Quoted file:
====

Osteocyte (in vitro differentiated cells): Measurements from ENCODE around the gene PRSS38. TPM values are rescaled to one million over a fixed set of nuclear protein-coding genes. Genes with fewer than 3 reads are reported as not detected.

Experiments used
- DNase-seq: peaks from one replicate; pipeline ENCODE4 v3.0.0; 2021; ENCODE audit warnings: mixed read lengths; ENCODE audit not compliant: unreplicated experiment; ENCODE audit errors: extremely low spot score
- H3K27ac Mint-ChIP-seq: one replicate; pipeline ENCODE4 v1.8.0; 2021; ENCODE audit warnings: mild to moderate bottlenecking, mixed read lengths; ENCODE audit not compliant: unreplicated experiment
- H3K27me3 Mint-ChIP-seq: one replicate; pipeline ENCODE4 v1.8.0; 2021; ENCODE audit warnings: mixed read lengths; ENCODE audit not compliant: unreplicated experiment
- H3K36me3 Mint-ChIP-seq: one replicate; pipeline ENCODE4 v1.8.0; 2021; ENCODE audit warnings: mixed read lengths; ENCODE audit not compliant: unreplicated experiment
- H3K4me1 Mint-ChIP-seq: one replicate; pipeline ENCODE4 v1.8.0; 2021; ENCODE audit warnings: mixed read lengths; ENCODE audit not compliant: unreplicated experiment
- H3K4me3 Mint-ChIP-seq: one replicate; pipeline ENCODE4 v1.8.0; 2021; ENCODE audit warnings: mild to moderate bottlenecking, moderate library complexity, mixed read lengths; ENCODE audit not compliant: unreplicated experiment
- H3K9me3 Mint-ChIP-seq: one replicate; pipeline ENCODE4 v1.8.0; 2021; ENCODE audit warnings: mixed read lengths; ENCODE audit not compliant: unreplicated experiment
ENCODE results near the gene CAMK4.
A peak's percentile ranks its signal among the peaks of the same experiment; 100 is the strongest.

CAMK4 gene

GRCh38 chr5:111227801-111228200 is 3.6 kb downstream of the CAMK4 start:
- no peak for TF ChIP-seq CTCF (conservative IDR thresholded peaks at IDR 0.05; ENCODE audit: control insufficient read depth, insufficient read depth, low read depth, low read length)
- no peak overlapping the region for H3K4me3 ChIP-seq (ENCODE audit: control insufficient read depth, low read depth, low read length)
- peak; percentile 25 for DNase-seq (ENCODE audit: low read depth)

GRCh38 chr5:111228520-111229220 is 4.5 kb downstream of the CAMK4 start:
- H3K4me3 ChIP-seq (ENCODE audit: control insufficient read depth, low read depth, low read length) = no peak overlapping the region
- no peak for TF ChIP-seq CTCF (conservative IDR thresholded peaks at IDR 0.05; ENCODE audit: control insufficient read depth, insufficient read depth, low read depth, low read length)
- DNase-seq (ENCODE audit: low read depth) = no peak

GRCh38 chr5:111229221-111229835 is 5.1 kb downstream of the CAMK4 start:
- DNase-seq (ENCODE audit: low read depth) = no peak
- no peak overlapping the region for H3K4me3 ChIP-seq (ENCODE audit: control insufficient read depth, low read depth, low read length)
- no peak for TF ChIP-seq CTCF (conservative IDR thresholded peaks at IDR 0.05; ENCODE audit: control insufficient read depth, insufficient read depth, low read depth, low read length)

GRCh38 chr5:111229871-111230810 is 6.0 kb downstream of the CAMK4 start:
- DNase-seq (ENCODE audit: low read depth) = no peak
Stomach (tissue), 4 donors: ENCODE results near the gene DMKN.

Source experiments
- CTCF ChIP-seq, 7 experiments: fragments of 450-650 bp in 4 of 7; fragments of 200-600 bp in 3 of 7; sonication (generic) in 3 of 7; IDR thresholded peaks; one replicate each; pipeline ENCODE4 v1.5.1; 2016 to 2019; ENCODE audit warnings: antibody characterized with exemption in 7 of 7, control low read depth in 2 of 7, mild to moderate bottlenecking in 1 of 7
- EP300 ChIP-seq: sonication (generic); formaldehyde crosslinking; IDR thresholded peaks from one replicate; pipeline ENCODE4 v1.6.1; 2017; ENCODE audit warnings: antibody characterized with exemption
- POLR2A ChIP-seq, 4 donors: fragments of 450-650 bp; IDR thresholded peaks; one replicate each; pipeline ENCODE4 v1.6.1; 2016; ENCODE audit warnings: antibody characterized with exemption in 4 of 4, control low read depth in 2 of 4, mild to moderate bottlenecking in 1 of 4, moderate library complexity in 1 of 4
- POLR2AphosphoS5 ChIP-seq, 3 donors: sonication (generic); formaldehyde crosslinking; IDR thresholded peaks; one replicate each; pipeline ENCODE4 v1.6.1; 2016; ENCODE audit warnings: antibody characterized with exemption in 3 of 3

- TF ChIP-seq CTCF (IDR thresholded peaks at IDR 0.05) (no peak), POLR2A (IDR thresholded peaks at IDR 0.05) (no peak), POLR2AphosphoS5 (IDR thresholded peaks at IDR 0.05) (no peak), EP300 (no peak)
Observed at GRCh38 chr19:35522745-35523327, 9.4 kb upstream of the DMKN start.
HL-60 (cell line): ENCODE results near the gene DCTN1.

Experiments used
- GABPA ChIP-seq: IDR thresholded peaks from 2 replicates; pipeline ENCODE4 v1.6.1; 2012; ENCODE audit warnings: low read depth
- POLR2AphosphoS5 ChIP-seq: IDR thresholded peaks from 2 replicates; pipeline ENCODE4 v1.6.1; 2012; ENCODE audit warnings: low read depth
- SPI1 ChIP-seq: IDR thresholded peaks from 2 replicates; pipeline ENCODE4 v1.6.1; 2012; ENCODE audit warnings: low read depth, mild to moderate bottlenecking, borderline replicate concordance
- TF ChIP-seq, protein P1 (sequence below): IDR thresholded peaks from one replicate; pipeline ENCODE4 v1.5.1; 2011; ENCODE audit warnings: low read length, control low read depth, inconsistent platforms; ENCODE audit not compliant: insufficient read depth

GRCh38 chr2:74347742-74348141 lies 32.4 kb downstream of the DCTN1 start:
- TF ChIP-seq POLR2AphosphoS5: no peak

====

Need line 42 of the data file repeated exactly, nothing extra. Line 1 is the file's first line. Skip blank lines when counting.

- TF ChIP-seq POLR2AphosphoS5: no peak